Don't get me wrong -- 99 percent of the readers who comment on my posts are totally cool, on-topic, and insightful. It's that stubborn 1 percent -- the spiteful, badly spelled, poorly constructed, and irredeemably churlish comments -- that drives me around the bend, sometimes making me want to pack it in altogether and go back to fact checking.
But just because they're trolls (the stubborn 1 percent, that is) doesn't mean that they're wrong.
I got to thinking about my prickly commenters after reading Michael Arrington's diatribe on TechCrunch. I read the list of common, "least favorite" comments, nodded my head, mumbled "yeah, man" under my my breath, and felt a comforting tug of solidarity.
Just one problem, though: Almost every time I find myself on the bottom of a comment dog pile, there's a good reason for it.
For example: When readers sarcastically ask me, "Slow news day?" -- as in, "You couldn't think of anything better to write?" -- I've often been forced to admit that yes, it was a slow news day, and I couldn't think of anything better to write about.
Or this one (from the TC article): "Nice journalism ... where's the balance?" Now, it's true that as bloggers (versus, say, reporters writing for the news section), we have the freedom to express our opinion -- as we should. But when I get dinged with the "You're biased!" thing, looking back ... I've sometimes seen that yes, I did fail to at least present the other side, even if I don't agree with it -- either that, or my arguments were so weak that I invited the criticism. (When readers smell blood, i.e. that you're not confident in your argument, or you're hedging, believe me -- they pounce.)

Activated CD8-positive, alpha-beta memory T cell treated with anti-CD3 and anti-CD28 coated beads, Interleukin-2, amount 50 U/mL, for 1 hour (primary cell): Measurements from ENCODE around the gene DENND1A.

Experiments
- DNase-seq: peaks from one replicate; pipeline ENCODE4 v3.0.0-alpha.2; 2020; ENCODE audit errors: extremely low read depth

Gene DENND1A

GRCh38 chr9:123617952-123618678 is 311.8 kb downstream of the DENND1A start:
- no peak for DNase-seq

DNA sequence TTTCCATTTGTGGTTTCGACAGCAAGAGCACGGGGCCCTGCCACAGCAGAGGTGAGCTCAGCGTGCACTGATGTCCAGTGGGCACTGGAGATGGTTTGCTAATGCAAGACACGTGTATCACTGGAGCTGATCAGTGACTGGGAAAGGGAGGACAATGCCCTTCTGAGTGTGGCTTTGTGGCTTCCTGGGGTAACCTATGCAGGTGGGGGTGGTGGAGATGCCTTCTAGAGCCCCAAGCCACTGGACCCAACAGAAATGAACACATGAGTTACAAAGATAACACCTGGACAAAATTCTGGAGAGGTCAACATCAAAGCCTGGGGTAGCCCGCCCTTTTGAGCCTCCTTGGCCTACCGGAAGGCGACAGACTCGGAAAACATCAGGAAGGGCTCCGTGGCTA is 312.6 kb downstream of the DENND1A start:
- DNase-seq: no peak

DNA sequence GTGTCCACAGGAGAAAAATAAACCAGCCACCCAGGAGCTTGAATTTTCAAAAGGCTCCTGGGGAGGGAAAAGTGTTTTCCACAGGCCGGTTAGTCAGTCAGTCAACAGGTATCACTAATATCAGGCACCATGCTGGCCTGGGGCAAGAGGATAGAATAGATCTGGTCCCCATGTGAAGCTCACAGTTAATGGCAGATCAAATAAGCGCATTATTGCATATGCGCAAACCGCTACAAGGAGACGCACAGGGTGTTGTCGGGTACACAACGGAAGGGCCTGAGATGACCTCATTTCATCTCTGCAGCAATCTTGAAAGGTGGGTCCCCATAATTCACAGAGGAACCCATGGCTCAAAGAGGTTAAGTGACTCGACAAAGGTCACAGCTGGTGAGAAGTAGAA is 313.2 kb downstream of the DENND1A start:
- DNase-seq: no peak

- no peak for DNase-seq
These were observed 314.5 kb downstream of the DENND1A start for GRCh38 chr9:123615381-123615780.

Another one: "How can you review a product that you haven't even seen?" Dozens of readers attacked me for this after a recent preview post on an upcoming phone -- one that, indeed, I had yet to see in person (a fact noted early on in the post). At first, I was surprised and annoyed -- I never said it was a review! And I clearly stated that I hadn't seen the phone! But in re-reading the post, a few key sentences set up the expectation of hands-on impressions ("So, how does the keypad feel?") -- and when I didn't satisfy those expectations ("Well, I haven't tried it yet"), readers were pissed.
I've tried my best to learn from even the angriest, most nonsensical comments; for example, after the "You reviewed a phone you never saw?" debacle, I carefully calibrated my next hands-off preview post (making damn sure not to promise anything I couldn't deliver), and guess what? No one complained.
So, yes -- I may have resisted at first, but eventually, I learned to stop worrying and love my commenters. In fact, I'd say that all of them -- yeah, even the guy who called me an "ass clown" the other day -- have helped me become a better writer.
No, thank you.